SRAM interface question

With the help of others, I've been able to interface a 64K SRAM to an UNO. I've written some code that allows me to break up a long into four byte and write it to the SRAM. I'm also able to read in the four bytes and convert to a long.

My questions:

  1. What is the best way to keep track of the addresses and etc of where the longs are stored in the SRAM?
  2. How does the compiler keep track of or knows "long var1" is at address 0x1234?
  3. Advice on what I didn't know enough about to be able to ask?

It all depends on what you intend using the RAM for.
It may be that “struct” are the natural construct to be written to the RAM.

I’m afraid that the compiler knows nothing about your extra RAM, so keeping track of what is where is up to you.

AWOL:
It all depends on what you intend using the RAM for.
It may be that "struct" are the natural construct to be written to the RAM.

I don't know if it is possible or not, but it would be nice to be able to handle the variables the way the UNO does in RAM

I'm afraid that the compiler knows nothing about your extra RAM, so keeping track of what is where is up to you.

That is the reason I'm asking the question - would it be hard to write code to handle it the way the compiler does or is that to hard and would take up too much of my 32K program memory - keeping track of ints and floats would be nice but thinking it was use up more of my 32K of program memory so I'll just store everything as a long (64K/4 = 16K longs) ...any advice on how to handle this issue?

As I said, it really depends on how you intend using the RAM.
You may just want to treat it as a big array, in which case, handling it is simple, just a read primitive and a write primitive.

AWOL:
As I said, it really depends on how you intend using the RAM.
You may just want to treat it as a big array, in which case, handling it is simple, just a read primitive and a write primitive.

But how do I keep track of "var1" starts at location 0xABCD without using up too much of my UNOs ram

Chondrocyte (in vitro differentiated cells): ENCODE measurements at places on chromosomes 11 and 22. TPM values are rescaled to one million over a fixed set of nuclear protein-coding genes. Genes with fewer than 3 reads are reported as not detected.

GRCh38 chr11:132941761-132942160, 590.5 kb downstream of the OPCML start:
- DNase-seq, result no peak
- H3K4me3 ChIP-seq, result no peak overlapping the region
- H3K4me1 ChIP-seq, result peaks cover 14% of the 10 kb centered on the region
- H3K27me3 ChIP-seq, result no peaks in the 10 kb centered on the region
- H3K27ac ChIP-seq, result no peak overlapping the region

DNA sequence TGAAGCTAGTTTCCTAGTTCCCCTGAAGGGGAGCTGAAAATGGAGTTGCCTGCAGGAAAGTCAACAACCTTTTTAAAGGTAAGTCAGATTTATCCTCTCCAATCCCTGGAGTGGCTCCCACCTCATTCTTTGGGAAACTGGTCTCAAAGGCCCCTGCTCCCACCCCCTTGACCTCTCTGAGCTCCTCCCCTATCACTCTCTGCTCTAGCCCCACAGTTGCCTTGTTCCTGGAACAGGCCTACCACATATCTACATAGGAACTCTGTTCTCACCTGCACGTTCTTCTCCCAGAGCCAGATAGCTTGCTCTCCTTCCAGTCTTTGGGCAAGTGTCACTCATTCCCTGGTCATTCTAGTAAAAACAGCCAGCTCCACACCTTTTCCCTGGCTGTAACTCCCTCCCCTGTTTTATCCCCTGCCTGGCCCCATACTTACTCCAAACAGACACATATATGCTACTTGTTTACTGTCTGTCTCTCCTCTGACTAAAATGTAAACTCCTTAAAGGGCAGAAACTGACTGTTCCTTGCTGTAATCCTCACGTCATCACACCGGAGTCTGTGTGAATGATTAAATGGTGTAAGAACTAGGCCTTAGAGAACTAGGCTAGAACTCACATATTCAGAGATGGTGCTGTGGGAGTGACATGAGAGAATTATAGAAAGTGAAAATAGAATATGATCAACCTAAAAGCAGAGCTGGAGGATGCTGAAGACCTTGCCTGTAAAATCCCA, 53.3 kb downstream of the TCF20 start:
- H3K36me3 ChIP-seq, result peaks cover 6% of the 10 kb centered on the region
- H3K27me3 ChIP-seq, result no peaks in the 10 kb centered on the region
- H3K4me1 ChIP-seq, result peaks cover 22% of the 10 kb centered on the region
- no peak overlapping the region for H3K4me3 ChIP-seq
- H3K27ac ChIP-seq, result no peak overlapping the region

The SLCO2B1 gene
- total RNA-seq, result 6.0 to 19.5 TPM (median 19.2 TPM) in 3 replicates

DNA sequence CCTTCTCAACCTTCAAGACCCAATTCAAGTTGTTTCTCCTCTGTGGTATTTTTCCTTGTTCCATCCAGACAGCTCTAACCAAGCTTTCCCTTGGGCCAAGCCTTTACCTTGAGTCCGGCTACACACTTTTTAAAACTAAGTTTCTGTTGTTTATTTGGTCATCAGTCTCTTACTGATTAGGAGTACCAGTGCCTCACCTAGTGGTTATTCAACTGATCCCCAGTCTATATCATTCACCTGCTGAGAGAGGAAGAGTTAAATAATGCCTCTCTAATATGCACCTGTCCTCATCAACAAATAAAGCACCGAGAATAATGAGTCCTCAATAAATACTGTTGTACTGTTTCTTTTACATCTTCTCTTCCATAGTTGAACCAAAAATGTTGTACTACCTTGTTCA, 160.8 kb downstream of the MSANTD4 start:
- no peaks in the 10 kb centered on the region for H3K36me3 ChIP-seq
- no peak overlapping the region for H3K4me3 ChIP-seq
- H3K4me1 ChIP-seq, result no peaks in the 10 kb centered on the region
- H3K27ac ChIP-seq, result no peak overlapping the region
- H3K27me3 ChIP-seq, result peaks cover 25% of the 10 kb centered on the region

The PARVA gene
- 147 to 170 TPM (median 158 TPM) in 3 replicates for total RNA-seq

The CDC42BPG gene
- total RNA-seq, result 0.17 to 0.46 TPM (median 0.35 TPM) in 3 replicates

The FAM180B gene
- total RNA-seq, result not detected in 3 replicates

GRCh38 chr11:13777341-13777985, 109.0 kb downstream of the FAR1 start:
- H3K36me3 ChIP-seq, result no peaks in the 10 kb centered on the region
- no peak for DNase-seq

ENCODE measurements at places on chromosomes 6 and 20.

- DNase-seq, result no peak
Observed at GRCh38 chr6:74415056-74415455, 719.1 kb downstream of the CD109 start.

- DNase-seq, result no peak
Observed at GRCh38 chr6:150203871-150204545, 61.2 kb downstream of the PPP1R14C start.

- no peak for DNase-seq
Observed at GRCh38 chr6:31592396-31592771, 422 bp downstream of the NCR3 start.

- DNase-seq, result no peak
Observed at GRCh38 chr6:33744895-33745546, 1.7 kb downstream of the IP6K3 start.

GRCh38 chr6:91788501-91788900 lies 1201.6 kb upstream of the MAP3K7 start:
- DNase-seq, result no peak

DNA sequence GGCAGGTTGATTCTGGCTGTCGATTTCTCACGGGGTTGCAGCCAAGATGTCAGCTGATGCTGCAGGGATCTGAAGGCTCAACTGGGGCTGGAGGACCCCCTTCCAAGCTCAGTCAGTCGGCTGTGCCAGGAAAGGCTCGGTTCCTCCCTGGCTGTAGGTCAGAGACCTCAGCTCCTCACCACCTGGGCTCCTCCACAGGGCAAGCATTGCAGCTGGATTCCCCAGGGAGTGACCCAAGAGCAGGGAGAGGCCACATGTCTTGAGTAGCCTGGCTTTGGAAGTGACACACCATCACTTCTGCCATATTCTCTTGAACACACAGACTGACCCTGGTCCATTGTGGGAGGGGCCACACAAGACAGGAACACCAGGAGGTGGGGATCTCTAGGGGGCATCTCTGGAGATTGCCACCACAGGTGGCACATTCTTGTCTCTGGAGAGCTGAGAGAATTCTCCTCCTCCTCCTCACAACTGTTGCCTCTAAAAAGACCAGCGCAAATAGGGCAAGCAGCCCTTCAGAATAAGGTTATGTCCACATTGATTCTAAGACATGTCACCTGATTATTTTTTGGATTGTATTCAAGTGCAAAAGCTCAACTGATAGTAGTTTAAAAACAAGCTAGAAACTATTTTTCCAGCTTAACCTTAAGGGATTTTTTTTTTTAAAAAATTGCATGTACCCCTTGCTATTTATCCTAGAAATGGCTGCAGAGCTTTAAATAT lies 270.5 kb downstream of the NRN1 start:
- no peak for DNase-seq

Maybe my question should be: is it possible to use external ram somewhat like UNOs ram

Since AWOL is probably tired of saying it, it all depends on how you intend to use the RAM, which you haven't really said. I think you are implying you want to use it as an extension of the 328's RAM with total random access.

If that is the case, Don't use a screwdriver when you need a hammer.

Use a processor that had more ram or supports external RAM chips, like the 2560.

Sorry about that and thank you both AWOL and James C4S, yes, I would like to use it as an extension of the 328's RAM with total random access - unfortunately, presently, I only have the availability of a screwdriver

I don't believe you can use your Uno external SRAM the way you want as the compiler will never treat it as SRAM available for directly reading and writing of variables and/or arrays. The mega1280/2560 chips do have internal hardware support for adding external SRAM and can have the compiler be able to access it directly, but perhaps only as heap memory?

Rugged Circuits is the only firm I know of that sells external SRAM modules that allows one to add such memory but again only for mega boards not 328P based boards. Here is a link that also has some example code to show you how it can make that memory available to the compiler code you write.

http://ruggedcircuits.com/html/megaram.html

Lefty

retrolefty:
I don't believe you can use your Uno external SRAM the way you want as the compiler will never treat it as SRAM available for directly reading and writing of variables and/or arrays. The mega1280/2560 chips do have internal hardware support for adding external SRAM and can have the compiler be able to access it directly, but perhaps only as heap memory?

Rugged Circuits is the only firm I know of that sells external SRAM modules that allows one to add such memory but again only for mega boards not 328P based boards. Here is a link that also has some example code to show you how it can make that memory available to the compiler code you write.

http://ruggedcircuits.com/html/megaram.html

Lefty

WOW, that's pretty cool and only $20 - thanks for the info but presently, I don't have an available mega

For what everyone says: it's not a good idea but if I wanted to try it, what would be the best way to do it (advice)

Obviously, I should have asked these question before I bought the SRAM ...but it was fun getting the SRAM to work

sparkfuntoday:
Maybe my question should be: is it possible to use external ram somewhat like UNOs ram

If you are sufficiently clever and determined, I expect it would be possible to persuade the linker to create a new data section representing your external RAM. You would need to build your sketch outside of the IDE. You would need to provide a mechanism to dereference addresses within that section - perhaps uses approaches similar to the ones Arduino uses to access PROGMEM - and transfer the data to/from the local SRAM in order to use it. If you understand what all that means, you have a cat-in-hell's chance of making it work; if you're scratching your head at the unfamiliar terms, I suggest you file this under "Yeah, maybe possible in theory, but realistically it would be extraordinarily difficult and perhaps impossible". In any case it is not feasible to make the external RAM behave transparently as if it was local RAM.

PeterH:

sparkfuntoday:
Maybe my question should be: is it possible to use external ram somewhat like UNOs ram